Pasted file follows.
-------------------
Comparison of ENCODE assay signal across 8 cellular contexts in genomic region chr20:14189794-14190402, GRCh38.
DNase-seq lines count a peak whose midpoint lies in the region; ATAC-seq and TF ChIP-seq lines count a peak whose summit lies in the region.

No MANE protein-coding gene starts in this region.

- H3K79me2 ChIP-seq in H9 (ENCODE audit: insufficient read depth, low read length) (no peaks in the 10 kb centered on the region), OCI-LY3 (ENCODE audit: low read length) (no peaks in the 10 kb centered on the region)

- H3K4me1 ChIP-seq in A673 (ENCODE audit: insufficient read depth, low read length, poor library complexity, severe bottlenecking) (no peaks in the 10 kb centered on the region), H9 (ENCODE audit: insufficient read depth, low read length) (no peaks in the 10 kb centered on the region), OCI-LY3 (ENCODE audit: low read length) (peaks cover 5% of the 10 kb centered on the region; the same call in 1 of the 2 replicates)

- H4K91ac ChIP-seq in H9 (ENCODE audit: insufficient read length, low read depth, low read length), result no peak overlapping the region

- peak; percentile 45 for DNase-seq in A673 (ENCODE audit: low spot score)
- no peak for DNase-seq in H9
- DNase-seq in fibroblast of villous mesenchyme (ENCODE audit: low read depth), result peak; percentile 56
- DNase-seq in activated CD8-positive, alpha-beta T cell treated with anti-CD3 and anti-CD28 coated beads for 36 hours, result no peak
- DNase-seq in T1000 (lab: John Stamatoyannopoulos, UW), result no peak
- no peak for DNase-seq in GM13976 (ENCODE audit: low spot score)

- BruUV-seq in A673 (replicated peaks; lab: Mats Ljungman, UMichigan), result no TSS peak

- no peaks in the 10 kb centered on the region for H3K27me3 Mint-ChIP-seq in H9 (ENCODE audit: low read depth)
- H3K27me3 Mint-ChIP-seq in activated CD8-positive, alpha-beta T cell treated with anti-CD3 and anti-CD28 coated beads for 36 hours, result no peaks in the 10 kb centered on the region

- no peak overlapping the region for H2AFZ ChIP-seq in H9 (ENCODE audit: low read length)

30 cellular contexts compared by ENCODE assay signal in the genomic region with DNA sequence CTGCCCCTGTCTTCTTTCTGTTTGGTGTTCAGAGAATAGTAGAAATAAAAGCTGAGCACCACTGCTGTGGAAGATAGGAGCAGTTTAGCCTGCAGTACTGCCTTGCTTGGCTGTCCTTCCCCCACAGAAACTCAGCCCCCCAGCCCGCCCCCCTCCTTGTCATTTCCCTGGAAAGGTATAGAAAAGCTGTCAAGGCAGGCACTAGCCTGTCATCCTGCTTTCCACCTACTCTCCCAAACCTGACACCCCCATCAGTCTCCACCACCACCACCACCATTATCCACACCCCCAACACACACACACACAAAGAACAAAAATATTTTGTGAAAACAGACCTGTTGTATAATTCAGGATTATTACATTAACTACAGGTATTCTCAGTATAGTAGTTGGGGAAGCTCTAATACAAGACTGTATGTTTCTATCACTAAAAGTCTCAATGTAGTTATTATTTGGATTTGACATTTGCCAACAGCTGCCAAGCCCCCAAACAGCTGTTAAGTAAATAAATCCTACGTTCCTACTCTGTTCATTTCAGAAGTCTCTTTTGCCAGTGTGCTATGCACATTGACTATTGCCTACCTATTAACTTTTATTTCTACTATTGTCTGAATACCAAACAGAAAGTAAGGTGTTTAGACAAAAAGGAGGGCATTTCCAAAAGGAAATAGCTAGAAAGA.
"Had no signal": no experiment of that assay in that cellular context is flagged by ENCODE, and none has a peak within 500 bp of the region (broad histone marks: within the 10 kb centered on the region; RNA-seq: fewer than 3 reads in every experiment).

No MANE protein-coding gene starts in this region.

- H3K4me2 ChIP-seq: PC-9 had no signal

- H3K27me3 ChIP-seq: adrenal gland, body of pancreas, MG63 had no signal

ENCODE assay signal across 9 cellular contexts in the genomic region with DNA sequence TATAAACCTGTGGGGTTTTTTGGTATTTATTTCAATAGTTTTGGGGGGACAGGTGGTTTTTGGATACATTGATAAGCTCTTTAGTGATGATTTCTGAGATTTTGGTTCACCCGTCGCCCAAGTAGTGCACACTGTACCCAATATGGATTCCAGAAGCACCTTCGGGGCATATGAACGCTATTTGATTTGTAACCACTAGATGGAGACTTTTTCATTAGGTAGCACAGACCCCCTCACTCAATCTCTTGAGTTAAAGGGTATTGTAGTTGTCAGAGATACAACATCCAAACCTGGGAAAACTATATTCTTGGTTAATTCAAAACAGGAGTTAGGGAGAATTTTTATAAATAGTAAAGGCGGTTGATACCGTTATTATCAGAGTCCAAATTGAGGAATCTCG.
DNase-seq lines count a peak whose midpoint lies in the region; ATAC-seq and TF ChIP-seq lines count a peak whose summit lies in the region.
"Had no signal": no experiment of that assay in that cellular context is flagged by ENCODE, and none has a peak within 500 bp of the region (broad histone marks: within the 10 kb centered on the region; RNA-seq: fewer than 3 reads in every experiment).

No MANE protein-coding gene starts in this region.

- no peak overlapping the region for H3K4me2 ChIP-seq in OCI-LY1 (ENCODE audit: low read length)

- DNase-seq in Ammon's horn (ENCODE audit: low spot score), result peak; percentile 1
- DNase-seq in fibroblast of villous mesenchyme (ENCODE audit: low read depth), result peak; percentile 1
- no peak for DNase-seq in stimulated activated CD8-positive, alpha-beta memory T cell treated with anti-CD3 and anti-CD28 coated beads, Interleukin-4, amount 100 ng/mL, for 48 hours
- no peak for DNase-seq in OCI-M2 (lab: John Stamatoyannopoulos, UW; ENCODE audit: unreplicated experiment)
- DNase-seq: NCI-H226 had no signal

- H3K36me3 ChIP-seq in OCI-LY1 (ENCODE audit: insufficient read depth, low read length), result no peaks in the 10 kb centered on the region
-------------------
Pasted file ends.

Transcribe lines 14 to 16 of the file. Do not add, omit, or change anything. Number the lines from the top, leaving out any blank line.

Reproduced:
- no peaks in the 10 kb centered on the region for H3K27me3 Mint-ChIP-seq in H9 (ENCODE audit: low read depth)
- H3K27me3 Mint-ChIP-seq in activated CD8-positive, alpha-beta T cell treated with anti-CD3 and anti-CD28 coated beads for 36 hours, result no peaks in the 10 kb centered on the region

- no peak overlapping the region for H2AFZ ChIP-seq in H9 (ENCODE audit: low read length)